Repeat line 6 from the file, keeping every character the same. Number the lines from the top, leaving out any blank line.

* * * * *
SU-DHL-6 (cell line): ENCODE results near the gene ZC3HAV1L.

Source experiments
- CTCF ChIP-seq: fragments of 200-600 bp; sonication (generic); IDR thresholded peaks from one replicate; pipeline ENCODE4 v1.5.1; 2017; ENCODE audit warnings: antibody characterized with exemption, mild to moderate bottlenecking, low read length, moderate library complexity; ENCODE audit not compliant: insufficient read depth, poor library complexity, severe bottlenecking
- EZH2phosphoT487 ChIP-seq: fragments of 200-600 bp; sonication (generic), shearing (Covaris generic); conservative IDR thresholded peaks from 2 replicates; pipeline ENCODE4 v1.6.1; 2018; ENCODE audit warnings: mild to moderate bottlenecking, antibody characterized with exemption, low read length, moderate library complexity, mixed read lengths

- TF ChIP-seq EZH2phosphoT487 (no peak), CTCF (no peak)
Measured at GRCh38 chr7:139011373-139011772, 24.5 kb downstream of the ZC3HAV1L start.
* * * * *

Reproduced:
Measured at GRCh38 chr7:139011373-139011772, 24.5 kb downstream of the ZC3HAV1L start.